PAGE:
The British authorities in Cairo, Baghdad and London steadily lost their grip on the continuing and deepening rivalry between Hussein and Ibn Sa’ud, in particular regarding the possession of the desert town of Khurma. British warnings of dire consequences if the protagonists did not hold back and settle their differences peacefully had little or no effect. All the while the British wanted to abolish the Sykes– Picot agreement. The Syrian question.
One of the most far-reaching outcomes of the First World War was the creation of Palestine, initially under Britain as the Mandatory, out of an ill-defined area of the southern Syrian boundary of the Ottoman Empire. The true history of the Balfour Declaration and its implementations P.1.
1. Christine Riding, ‘Travellers and Sitters: The Orientalist Portait’, in Nicholas Tromans and Rana Kabbani (eds), The Lure of the East (London, 2008), p. 61.
2. D. K. Fieldhouse, Western Imperialism in the Middle East 1914-1958, 2008, p. 69.
3. Eleanor H. Tejirian and Reeva Spector Simon, Conflict, Conquest, and Conversion: Two Thousand Years of Christian Missions in the Middle East, 2012, p.183.)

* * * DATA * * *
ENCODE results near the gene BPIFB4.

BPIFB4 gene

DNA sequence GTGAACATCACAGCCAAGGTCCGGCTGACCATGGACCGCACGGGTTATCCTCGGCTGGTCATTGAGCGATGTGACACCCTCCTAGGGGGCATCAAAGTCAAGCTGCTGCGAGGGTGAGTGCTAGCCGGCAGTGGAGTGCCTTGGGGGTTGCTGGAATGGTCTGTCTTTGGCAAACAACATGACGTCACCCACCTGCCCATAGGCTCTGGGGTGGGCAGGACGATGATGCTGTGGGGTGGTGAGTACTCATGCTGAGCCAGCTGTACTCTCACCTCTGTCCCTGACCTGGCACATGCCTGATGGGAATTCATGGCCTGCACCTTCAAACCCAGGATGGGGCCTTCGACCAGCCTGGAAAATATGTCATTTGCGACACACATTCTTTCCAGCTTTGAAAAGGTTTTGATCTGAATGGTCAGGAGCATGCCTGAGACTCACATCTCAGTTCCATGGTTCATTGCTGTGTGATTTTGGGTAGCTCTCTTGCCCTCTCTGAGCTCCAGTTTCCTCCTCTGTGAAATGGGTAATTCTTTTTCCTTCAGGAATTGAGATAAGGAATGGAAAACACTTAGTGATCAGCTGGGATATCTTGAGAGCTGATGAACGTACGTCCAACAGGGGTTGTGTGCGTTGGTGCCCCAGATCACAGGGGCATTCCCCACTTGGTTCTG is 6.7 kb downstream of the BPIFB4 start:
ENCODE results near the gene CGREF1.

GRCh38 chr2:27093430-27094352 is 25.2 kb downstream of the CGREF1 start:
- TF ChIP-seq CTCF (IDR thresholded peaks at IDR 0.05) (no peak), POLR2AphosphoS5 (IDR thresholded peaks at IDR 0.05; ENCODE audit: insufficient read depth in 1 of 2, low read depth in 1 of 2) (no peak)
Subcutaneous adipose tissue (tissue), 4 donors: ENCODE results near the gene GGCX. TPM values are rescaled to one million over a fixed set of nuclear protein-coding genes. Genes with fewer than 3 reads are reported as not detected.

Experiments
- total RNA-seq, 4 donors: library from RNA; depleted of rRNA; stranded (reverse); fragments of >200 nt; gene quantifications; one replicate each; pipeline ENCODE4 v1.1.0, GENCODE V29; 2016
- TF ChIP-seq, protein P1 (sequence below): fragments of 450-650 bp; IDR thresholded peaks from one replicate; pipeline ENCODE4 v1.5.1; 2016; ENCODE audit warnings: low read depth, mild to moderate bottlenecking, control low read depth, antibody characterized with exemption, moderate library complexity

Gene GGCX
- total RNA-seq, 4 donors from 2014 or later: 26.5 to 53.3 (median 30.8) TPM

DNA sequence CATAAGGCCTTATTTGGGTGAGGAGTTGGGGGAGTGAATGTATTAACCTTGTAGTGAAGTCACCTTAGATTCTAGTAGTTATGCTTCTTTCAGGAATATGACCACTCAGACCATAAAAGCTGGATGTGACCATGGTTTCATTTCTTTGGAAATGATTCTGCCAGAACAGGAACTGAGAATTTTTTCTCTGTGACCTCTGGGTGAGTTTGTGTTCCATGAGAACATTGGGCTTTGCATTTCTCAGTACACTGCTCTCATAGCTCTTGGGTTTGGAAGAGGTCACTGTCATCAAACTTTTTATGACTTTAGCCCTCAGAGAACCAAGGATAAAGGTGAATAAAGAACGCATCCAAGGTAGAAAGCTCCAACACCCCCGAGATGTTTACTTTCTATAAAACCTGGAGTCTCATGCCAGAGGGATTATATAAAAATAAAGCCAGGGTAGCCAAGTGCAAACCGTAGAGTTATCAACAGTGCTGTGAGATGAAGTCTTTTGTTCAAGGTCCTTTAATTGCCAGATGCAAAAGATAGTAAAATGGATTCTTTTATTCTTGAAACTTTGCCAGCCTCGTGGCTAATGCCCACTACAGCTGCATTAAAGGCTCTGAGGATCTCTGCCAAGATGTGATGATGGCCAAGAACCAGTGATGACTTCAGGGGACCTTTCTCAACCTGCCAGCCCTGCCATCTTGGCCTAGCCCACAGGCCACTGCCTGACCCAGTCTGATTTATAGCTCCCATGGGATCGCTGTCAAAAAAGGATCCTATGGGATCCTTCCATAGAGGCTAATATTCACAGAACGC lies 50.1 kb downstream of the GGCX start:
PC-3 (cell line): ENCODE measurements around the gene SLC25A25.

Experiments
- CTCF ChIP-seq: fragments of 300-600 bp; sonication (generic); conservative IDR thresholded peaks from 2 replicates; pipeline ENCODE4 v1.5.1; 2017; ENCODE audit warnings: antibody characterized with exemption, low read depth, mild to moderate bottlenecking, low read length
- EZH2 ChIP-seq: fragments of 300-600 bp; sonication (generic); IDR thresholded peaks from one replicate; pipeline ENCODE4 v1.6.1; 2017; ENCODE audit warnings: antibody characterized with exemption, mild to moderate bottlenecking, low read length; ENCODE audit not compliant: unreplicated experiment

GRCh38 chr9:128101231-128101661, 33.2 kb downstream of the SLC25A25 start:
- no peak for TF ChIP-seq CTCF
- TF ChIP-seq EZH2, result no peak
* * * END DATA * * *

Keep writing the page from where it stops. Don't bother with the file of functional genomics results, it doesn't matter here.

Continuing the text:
4. Not mentioned in the London Gazette: see both censored and uncensored versions of Allenby’s report for the London Gazette, preserved in PRO, WO 32/ 5128.
5. Cited in James Barr, A Line in the Sand: Britain, France and the Struggle That Shaped the Middle East, 2011, 61– 62.
6. Cited in David Fromkin, A Peace to End All Peace: The Fall of the Ottoman Empire and the Creation of the Modern Middle East, 2001, 377.
7. Christopher Catherwood, Churchill’s Folly (New York, 2004), p. 119.
8. Margaret MacMillan, Peacemakers: The Paris Peace Conference of 1919 and Its Attempt to End War,2001, p. 392.
9. Henry Foster, The Making of Modern Iraq (London, 1936), p. 87.
10. Ephraim and Inari Karsh, Empires of the Sand (Harvard, 1999), p. 261. Helmut Mejcher, Imperial Quest for Oil: Iraq, 1910– 1928 (London, 1976), p. 177.
11. John Marlowe, Late Victorian: The Life of Sir A. Talbot Wilson (London, 1967), p. 134.
12. Macmillan, Peacemakers, p. 297.
13. Shareen Blair Brysac and Karl E. Meyer, Kingmakers: The Invention of the Modern Middle East, p. 144.
14. D. K. Fieldhouse, Western Imperialism in the Middle East 1914-1958, 2008, p. 69.
15. Peter Sluglett, ‘An Improvement on Colonialism? The “A” Mandates and their Legacy in the Middle East’, International Affairs, March 2014, p. 414.
16. British Documents on Foreign Policy, Vol. xiii (London, 1963), p. 264.
17. Erik Goldstein, British peace aims and the eastern question: the political intelligence department and the Eastern Committee, 1918, Middle Eastern Studies,Volume 23, 1987 - Issue 4, p. 424.